Bjørn Egil Flø

Research Scientist

(+47) 951 15 617
bjorn.flo@nibio.no

Place
Trondheim

Visiting address
Klæbuveien 153, bygg C 1.etasje, 7031 Trondheim

Abstract

Closing nutrient cycles by bio-based fertilizer products (BFPs) can improve the environmental sustainability of food systems and facilitate a more circular economy. Although the theoretical potential for nutrient recycling has been explored in detail, BFPs still seldom replace mineral fertilizer products in practice. The aim of the present study was to explore the critical enabling and limiting factors for the use of BFPs as seen from the perspective of farmers, suppliers, and civil society. To this aim, qualitative interviews were conducted with seven conventional grain farmers, six suppliers of BFPs, and five representatives of civil society, limited to environmental non-governmental organizations. The presented results illustrate a mismatch between demand and supply. On the one hand, the interviewed farmers were only interested in using BFPs if they are practical to use, balanced with respect to nutrient contents, and potentially provide the same earnings as mineral fertilizers. Positive effects for soil quality were an important driver for many of the farmers. On the other hand, the suppliers of BFPs were generally not able to offer products that fulfilled the farmers’ demands without economic losses, and they emphasized that they have faced several regulatory challenges. Representatives of regional civil society organizations expressed concern that new technical solutions could cause new environmental challenges, and that BFPs could enable further intensification of livestock production. The central-level representatives from the same NGOs, however, were positive about that BFPs can solve environmental problems. Policy instruments will be needed to increase the adoption of PFPs. Fostering BFPs’ that contribute to a sustainable agriculture is important to consider when formulating these polices.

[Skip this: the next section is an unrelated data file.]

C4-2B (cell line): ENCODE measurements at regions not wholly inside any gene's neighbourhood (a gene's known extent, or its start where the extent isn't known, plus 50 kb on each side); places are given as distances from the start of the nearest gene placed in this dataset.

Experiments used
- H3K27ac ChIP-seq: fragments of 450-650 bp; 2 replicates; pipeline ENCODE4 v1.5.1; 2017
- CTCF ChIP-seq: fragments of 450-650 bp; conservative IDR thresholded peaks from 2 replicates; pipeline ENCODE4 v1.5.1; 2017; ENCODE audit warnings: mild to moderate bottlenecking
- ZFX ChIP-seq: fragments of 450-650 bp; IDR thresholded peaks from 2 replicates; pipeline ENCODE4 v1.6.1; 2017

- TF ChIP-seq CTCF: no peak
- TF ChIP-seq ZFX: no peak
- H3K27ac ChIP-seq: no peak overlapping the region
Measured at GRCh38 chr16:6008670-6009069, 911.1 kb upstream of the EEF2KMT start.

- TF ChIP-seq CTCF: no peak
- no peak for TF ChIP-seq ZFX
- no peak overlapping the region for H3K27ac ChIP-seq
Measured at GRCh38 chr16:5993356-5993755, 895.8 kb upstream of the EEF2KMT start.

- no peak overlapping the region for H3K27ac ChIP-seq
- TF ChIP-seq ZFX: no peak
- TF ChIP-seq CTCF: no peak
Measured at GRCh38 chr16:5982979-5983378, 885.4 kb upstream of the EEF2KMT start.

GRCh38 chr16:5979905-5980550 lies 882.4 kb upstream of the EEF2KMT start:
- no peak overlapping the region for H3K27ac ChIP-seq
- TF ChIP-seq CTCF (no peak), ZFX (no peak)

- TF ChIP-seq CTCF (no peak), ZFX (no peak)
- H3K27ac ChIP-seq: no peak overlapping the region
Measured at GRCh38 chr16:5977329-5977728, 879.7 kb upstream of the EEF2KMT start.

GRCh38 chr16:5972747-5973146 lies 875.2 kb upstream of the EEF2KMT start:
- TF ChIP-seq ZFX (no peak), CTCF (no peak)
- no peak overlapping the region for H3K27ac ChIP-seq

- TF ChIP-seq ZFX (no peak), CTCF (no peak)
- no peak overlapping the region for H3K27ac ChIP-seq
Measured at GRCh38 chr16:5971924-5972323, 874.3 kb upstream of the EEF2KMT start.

Abstract

The MilKey project aims at assessing the environmental, economic, and social sustainability of European dairy production systems, and at identifying ‘win-win’ farming practices for sustainable and greenhouse gas (GHG) optimised milk production. In this context, a holistic model was developed to evaluate the sustainability of specialised dairy farms and was entitled DEXi-Dairy. This model has the potential of aiding the identification of GHG and nitrogen (N) emission mitigation options and assessing their effects across multiple sustainability aspects. DEXi-Dairy covers the three sustainability pillars, i.e., environmental, economic, and social. Based on the ‘DEX’ multi-criteria methodology, the model is detailed under the form of a tree structure represented by four main hierarchical layers, i.e., branches, principles, criteria, and indicators. DEXi-Dairy was built following a participatory and interdisciplinary approach by MilKey project partners. It was then tested on three case study farms from Ireland, France, and Germany, respectively, using data from 2020. The DEXi-Dairy indicator handbook describes the sustainability tree and selected indicators to assess dairy production systems over a production year. Overall, this document can be used as a basis to replicate and expand the sustainability assessment framework developed as part of the MilKey project.

Abstract